WHEN YOU BECOME a mother for the first time, you hear a lot about the fatigue, the physical changes, the joy, the fun and the love that you never imagined. One thing I hadn't heard much of before though was the loneliness that comes with being a stay-at-home-mom. I don't know if I didn't notice it for the first eight months of Finny's life because we were traveling back and forth between Montréal and Toronto so much, or because I had such tight friendships there with people who lived so close to us, but moving to Toronto has been a bit of an eye opener to me.
I've known for a long time that making friends after the university days takes longer to do. I noticed when I moved to Montréal as a newlywed, but I had all the time in the world to make new friends and spend endless hours with them getting to know them so it didn't really make that big of a difference to me. Now that I am two kids deep in a new city I am painfully aware of how long it takes to get really deep and close with people. Don't get me wrong, we are so grateful to have our family here to spend time with and to help with the kiddos, and I have met so many wonderful women here, friends who I know one day will feel like sisters. I wouldn't go back to a care-free life sans kiddos if I had the choice, I feel so privileged to be doing what I am doing. But having two kids with two different schedules and needs means that time with friends, old and new, means "mom conversation" is in full swing - where you spend one half of it talking to your friend, and the other half playing with, talking to and helping your kids. So those friendships are taking way longer to develop and grow.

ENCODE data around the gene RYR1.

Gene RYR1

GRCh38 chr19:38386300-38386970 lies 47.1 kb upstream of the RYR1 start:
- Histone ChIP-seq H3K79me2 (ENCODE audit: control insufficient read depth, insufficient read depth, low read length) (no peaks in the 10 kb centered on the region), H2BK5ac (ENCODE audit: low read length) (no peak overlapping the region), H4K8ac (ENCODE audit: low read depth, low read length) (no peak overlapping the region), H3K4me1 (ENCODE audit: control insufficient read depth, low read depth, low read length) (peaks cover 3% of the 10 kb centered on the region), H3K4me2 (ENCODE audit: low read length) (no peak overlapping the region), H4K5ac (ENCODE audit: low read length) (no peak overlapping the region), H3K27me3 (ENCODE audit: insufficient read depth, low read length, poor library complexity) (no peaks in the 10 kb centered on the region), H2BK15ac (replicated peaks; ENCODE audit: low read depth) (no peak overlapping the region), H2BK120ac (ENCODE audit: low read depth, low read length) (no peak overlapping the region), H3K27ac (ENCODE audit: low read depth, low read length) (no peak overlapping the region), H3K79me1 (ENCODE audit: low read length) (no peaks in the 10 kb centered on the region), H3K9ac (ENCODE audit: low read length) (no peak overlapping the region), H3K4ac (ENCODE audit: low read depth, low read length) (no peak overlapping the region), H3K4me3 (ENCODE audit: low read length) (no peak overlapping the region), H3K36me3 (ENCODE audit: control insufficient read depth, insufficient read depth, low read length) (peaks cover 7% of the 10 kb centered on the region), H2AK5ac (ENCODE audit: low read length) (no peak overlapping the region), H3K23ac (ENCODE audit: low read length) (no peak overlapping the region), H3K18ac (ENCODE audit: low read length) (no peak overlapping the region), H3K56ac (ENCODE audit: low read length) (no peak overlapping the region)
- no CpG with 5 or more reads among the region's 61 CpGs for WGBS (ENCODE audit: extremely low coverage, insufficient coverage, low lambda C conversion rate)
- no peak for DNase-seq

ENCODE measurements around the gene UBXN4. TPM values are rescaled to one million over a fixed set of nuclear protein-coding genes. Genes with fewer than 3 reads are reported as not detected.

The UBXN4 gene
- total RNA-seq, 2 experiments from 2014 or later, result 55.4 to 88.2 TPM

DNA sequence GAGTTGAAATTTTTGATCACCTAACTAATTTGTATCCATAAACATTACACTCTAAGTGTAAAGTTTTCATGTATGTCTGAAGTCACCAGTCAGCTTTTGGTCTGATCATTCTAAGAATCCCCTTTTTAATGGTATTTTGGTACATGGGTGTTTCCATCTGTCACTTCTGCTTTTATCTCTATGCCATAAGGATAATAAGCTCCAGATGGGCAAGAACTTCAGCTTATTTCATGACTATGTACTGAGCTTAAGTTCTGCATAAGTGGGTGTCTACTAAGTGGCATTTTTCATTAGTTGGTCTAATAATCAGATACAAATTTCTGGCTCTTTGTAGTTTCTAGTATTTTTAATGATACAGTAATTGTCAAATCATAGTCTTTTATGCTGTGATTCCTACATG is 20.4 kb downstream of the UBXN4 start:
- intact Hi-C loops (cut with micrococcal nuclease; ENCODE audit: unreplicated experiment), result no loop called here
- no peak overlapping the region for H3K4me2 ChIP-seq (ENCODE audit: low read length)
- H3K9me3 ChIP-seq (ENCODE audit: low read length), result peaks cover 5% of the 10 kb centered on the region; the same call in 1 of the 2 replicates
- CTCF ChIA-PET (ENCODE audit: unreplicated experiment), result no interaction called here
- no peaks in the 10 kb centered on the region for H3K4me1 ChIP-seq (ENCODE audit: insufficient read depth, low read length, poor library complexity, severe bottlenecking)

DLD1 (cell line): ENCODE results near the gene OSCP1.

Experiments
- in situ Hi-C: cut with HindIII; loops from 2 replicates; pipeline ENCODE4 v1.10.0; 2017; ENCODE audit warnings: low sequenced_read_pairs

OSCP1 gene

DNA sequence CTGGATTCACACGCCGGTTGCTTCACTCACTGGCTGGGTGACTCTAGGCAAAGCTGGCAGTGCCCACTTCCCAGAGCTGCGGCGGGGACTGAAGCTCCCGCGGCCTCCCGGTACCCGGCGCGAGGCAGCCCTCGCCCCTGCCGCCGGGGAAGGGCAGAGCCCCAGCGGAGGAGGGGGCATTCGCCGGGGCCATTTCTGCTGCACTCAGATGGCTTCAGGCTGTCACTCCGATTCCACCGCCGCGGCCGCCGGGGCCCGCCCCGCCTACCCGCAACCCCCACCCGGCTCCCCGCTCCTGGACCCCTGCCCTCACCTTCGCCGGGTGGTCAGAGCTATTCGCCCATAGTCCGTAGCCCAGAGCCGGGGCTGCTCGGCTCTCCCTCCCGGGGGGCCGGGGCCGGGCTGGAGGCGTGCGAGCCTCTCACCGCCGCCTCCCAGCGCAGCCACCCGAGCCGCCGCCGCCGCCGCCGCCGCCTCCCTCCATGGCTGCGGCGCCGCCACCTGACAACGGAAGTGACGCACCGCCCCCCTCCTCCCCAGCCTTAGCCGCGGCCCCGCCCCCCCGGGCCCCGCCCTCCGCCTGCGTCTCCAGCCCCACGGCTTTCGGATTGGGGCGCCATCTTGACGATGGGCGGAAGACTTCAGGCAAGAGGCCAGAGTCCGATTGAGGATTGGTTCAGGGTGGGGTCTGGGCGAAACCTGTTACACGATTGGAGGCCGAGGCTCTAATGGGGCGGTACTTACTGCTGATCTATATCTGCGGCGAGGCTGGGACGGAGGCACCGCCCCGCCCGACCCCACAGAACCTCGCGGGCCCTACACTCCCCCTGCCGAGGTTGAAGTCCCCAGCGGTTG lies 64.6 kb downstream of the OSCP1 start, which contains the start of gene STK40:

Part of a great conversation I had with one of my closest friends, Emily, a few weeks back: "Some seasons are just better than others for making friends. Not every season will give you the opportunity to invest in relationships outside of your immediate family. Raising kids and moving cities and adding to your work load don't create ideal conditions for new friendships - and that is OK. But, press on, because they are worth it."
So here I am, coming to terms with the fact that it takes so much longer to become make best friends/soul sisters as you get older, and not every season brings best friends and that is OK. Those friendships, the really deep friendships, are to be maintained, cultivated and cherished, as they become more and more rare as you get older. And as Emmy said, I am "praying for deep friendships in every season, even if that means praying for a miracle."
Photo by Kevin Lee @livekeen / livekeen.ca